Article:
The National Institutes of Health recognized two CHOP researchers with the , a highly competitive grant that will advance each scientist’s cutting-edge research in biomedicine. Each of the grants total $1.5 million over a five-year period and support innovative research by early career investigators under the NIH Common Fund’s broader High-Risk, High Rewards Program.
Join us in congratulating William Peranteau, MD, an investigator at CHOP’s Center for Fetal Research and Ophir Shalem, PhD, of CHOP’s Raymond G. Perelman Center for Cellular and Molecular Therapeutics. Both Drs. Peranteau and Shalem enlist CRISPR, a powerful gene-editing tool, in their research, focusing on prenatal gene editing and the development of functional genomics tools for protein function, respectively.
Dr. Peranteau’s grant project, “In Utero CRISPR-mediated Gene Editing to Cure Monogenic Disorders,” investigates the use of CRISPR gene editing to cure or reduce the severity of genetic disorders before birth. Meanwhile, Dr. Shalem’s grant project, “Direct and Rapid Control of Proteins at Scale,” aims to develop and apply functional genomics tools to study protein function by direct, large-scale perturbations.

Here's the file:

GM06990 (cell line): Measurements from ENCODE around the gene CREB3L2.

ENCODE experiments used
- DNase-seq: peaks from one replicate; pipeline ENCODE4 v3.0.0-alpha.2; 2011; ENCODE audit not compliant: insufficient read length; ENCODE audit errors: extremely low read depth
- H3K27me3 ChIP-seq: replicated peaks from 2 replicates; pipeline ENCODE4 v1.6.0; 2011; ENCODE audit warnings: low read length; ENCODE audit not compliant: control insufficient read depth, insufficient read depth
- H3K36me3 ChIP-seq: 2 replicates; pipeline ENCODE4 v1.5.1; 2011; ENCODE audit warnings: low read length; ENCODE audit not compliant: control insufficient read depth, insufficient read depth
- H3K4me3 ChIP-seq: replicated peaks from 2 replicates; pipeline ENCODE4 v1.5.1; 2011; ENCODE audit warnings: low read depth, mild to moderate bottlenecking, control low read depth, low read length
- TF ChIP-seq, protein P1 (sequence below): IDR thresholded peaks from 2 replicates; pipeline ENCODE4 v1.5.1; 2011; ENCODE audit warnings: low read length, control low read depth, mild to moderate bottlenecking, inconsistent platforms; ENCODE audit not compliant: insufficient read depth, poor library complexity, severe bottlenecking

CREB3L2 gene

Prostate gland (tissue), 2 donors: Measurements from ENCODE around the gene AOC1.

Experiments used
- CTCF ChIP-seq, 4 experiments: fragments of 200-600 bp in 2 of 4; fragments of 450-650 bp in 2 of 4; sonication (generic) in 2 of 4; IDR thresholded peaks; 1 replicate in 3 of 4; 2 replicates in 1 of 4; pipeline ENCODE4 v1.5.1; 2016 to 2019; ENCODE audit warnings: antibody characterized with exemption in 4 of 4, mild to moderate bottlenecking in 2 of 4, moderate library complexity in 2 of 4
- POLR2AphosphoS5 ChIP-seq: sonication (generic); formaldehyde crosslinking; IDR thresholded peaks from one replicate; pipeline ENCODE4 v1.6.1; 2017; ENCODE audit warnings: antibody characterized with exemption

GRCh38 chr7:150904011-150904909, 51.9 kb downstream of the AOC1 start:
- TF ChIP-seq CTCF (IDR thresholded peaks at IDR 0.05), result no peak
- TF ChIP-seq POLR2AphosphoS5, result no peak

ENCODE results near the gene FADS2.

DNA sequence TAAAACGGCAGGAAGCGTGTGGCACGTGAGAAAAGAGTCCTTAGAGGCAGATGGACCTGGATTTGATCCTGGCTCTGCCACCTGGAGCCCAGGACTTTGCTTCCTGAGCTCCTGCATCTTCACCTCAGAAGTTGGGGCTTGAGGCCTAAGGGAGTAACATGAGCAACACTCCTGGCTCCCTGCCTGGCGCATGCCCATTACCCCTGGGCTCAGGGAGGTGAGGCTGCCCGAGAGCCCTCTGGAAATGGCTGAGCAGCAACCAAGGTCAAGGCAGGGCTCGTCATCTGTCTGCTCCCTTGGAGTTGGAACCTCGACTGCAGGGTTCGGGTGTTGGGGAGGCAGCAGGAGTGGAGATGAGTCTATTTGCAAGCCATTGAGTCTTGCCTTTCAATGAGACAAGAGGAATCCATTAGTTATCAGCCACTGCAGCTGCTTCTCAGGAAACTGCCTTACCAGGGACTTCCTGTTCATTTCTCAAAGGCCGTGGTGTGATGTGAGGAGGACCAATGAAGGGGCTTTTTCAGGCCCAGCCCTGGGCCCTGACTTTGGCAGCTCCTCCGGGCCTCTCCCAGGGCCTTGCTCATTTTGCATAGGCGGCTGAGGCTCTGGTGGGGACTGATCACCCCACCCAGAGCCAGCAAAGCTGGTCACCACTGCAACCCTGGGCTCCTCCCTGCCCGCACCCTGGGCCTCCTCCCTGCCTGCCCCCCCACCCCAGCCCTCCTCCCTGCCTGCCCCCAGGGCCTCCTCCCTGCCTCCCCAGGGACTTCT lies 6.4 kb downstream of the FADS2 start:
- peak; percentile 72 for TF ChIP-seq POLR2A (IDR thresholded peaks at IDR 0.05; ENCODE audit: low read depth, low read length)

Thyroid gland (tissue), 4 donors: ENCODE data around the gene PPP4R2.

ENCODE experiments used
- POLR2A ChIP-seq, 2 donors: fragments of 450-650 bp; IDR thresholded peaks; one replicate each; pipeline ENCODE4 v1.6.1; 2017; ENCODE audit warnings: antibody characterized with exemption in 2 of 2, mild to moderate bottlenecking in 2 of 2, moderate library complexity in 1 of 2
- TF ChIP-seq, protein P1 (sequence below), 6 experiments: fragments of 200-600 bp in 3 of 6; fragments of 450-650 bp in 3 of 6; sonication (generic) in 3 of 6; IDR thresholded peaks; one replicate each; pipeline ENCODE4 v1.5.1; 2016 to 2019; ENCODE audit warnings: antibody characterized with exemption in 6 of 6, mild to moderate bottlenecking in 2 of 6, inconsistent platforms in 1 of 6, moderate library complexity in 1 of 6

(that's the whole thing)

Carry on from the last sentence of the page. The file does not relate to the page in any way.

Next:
Read more in the press release.
Genetics Researchers Identify New Neurodevelopmental Syndrome
In collaboration with researchers from eight other countries, scientists at CHOP identified a mutation in the NKAP gene that causes developmental delay, intellectual disability, behavioral abnormalities, and musculoskeletal problems in children. Discovery of the newly diagnosed condition, named NKAP-related syndrome, will allow clinicians to give clear diagnoses to patients who share the syndrome’s phenotype and mutation, and help build the foundation for developing future treatments.
“The function of NKAP in our bodies has been poorly understood,” said Kosuke Izumi, MD, PhD, study leader and a clinical geneticist and genetics researcher at CHOP. “We discovered novel functions in brain and musculoskeletal development. Furthermore, we have started a patient registry to collect clinical information on patients with this rare diagnosis. Identifying more patients may help to reveal the full spectrum of medical issues seen in NKAP-related syndrome.”